Use of Information Sources by Research Scholars: A Case Study of Gulbarga University

By Reddy, Shankar | Library Philosophy and Practice, January 2010 | Go to article overview

Use of Information Sources by Research Scholars: A Case Study of Gulbarga University


Reddy, Shankar, Library Philosophy and Practice


Introduction

Information is regarded as a critical resource, ranking just after air, water, food, and shelter (Kemp, 1976). People need information for making decisions. They may acquire information through the research process, which is the process of finding ideas, facts, and new information by systematic study. The new facts and ideas will be based on existing ones, which are found in the existing literature. Information is acquired, processed, and disseminated through the university library, "a place, where books and users interact together for the transmission of civilization and cultivation of human beings" and "the most important resource in the pursuit of the general goals and objectives of the institution of higher learning" (Nwosu 2000). For the library manager, it is necessary to understand how resources are being used, the changing needs of users, and their levels of satisfaction. The present study looks at the use of information by research scholars at Gulbarga University.

About the University

Gulbarga University was established in 1980 by an act of Karnataka State. Its jurisdiction extends to the five districts of Gulbarga: Bidar, Raichure, Ballary, and Koppal of Hyderabad, Karnataka. The main campus is positioned on 860 acres of land, six kilometers of east Gulbarga city. It has 37 post-graduate departments and 4 postgraduate centers. There are 230 colleges affiliated with the university, which enroll graduate and diploma courses in science, arts, fine arts, music, social science, technology, commerce education and law. ("About us," 2008)

The Gulbarga University Library takes pains to meet user needs by providing user- focused services, with more than 220,000 books, 435 scientific journals, sixteen CD-ROM databases, 540 dissertations, theses, technical reports, conference papers, and rare books .

Objectives of the Study

* To discover how frequently research scholars visit the library

* To discover the purpose of visits to the library

* To discover users' opinions about the library collection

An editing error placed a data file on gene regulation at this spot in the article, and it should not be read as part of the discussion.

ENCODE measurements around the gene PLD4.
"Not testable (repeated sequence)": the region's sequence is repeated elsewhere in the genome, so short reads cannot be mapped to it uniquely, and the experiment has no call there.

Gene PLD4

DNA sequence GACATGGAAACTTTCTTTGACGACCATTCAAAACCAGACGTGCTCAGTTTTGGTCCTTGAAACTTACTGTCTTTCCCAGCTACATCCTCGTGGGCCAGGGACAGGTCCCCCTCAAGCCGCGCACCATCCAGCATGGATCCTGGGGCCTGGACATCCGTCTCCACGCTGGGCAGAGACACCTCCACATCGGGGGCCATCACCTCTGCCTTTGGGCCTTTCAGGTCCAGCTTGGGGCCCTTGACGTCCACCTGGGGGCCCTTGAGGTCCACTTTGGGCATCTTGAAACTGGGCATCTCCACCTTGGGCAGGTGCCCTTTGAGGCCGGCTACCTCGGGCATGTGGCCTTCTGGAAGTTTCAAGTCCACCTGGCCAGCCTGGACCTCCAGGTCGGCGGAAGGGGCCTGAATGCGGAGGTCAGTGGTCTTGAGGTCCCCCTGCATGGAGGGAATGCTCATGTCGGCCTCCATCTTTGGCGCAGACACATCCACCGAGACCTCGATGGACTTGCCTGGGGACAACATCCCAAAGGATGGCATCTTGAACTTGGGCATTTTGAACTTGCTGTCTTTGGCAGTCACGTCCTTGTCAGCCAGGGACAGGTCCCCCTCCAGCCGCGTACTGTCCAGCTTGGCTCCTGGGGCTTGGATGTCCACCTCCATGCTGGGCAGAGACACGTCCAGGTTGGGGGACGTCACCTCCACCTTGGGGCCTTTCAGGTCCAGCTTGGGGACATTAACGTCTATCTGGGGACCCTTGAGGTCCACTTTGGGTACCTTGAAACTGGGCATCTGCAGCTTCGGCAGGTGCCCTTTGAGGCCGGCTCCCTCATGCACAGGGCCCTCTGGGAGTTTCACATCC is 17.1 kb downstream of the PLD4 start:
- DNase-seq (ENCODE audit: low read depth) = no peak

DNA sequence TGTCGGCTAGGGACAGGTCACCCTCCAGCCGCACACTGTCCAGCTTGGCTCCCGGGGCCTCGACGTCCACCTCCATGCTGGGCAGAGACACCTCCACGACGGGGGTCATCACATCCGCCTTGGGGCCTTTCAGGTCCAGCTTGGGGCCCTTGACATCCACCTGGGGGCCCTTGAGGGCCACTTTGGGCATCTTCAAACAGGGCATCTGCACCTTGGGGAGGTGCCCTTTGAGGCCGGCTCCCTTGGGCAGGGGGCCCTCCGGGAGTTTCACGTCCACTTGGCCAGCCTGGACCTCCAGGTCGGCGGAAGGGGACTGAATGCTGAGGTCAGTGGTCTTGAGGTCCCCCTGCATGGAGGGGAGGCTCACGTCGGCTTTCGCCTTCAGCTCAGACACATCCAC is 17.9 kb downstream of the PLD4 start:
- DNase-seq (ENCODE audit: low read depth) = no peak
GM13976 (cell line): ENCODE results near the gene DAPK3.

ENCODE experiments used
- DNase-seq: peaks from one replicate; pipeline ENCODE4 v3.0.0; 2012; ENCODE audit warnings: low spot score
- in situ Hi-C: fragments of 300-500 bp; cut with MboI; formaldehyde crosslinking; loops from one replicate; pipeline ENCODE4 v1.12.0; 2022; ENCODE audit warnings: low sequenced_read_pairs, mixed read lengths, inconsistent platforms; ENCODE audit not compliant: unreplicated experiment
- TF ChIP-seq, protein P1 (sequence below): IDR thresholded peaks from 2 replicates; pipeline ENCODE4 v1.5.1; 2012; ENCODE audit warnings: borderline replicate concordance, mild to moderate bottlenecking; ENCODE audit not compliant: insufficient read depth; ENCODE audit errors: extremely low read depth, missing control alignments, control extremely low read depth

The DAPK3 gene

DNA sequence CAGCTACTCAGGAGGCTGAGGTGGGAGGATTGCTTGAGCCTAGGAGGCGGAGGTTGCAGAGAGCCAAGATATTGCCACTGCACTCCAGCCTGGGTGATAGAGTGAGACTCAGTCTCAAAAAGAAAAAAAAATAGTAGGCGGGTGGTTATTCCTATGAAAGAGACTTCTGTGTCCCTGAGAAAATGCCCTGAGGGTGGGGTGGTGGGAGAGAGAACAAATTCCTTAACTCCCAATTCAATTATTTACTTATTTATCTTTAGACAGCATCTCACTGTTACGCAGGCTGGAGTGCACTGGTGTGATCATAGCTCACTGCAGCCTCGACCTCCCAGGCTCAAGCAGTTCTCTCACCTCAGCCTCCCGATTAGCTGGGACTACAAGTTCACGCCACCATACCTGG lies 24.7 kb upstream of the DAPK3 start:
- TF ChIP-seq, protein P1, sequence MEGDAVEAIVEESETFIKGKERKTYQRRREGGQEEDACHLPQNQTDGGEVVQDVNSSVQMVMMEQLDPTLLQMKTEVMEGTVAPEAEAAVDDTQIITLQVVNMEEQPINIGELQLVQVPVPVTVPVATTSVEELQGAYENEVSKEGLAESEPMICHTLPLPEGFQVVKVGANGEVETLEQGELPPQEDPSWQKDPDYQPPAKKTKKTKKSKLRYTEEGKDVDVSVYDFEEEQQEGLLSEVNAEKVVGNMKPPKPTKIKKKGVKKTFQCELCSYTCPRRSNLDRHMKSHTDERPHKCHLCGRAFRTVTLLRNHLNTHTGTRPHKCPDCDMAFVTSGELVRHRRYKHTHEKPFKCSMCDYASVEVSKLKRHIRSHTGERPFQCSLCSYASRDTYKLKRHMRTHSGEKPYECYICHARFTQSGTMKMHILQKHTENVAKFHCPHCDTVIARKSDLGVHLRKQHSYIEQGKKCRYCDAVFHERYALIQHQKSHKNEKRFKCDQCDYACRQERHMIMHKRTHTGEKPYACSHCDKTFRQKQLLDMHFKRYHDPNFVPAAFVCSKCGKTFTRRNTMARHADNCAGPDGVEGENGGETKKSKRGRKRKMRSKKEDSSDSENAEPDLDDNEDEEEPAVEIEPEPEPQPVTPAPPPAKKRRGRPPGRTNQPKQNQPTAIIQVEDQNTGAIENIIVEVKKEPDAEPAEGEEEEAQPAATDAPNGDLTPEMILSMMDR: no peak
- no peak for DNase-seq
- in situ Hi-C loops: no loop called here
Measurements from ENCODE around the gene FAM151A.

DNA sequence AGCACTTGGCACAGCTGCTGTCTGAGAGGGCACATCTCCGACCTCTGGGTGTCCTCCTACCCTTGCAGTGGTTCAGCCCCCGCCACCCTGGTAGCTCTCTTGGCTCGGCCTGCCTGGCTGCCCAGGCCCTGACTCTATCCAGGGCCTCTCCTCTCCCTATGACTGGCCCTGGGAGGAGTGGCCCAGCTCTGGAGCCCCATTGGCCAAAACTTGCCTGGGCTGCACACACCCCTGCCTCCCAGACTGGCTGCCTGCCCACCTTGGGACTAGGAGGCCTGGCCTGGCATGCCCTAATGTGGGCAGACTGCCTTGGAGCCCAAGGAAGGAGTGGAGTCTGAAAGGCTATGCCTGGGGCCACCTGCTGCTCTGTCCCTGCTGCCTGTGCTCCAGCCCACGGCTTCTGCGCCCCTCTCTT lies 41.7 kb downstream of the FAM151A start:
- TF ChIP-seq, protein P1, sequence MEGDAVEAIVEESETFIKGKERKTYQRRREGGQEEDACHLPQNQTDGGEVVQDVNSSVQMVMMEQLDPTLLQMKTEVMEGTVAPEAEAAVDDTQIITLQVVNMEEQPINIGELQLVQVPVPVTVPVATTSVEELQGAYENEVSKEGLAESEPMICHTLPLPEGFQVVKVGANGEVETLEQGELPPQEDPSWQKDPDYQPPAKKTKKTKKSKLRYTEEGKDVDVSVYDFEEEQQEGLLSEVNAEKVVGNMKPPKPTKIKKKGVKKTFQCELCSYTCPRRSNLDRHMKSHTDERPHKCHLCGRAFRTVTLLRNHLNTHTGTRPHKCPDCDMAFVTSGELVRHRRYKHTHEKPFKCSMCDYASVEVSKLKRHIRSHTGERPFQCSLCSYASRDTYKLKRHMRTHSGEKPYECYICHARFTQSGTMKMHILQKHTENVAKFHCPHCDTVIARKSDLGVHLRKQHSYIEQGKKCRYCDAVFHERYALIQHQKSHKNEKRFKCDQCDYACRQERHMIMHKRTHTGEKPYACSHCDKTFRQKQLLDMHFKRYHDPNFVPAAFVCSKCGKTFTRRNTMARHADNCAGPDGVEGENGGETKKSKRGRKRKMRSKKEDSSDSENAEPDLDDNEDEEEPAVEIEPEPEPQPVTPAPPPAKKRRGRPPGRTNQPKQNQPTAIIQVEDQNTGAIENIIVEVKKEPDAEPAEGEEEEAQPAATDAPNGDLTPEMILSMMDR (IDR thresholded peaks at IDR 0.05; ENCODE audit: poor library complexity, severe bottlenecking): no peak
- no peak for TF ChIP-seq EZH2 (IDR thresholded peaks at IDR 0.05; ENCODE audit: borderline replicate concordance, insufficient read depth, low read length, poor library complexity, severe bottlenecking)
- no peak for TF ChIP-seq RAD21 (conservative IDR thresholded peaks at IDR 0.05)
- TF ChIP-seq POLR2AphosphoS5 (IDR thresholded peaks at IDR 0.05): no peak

* To discover what sources the research scholars consult most frequently

* To discover levels of satisfaction with existing information sources

* To provide suggestions for development of library resources

Review of Related Literature

A number of few studies have been dibe on use of information sources by sesearch scholars. Siddiqui (2001) conducted a study on the use of library collection of Jawaharlal Nehru University Library. A questionnaire was used to collect the data, which covered 99 scholars. The study found that 69 percent visit the library daily, and 31 percent found the library collection adequate to meet their information needs. Kawatra (1988) undertook a study on attitudes of research scholars towards use of resources and services. A sample of 109 research scholar drawn from three universities of Rajasthan found that a majority of scholars visit the library one to four times a week and scholars at all the three universities are not adequately involved in using the sources. Mallaiah and Badami (1993) studied the use of services and facilities of Mangalore University Library, covering 60 scholars. The majority of the research scholars visited the library for borrowing books, consulting periodicals, and more than half complained about the non-availability of current issues.

Scope and Limitation of the Study

The study is limited to full-time research scholars of the Gulbarga University who are pursuing their doctoral degree in science, social science, languages, commerce, and humanities.

Methodology

A questionnaire was used for collecting opinions of research scholars about information use. There are 305 PhD scholars. One hundred five questionnaires were distributed, and 83 were returned, a 79.04 percent response rate.

Results and Discussion

The collected data has analyzed and presented as follows:

Two thirds of respondents were male, and one third female.

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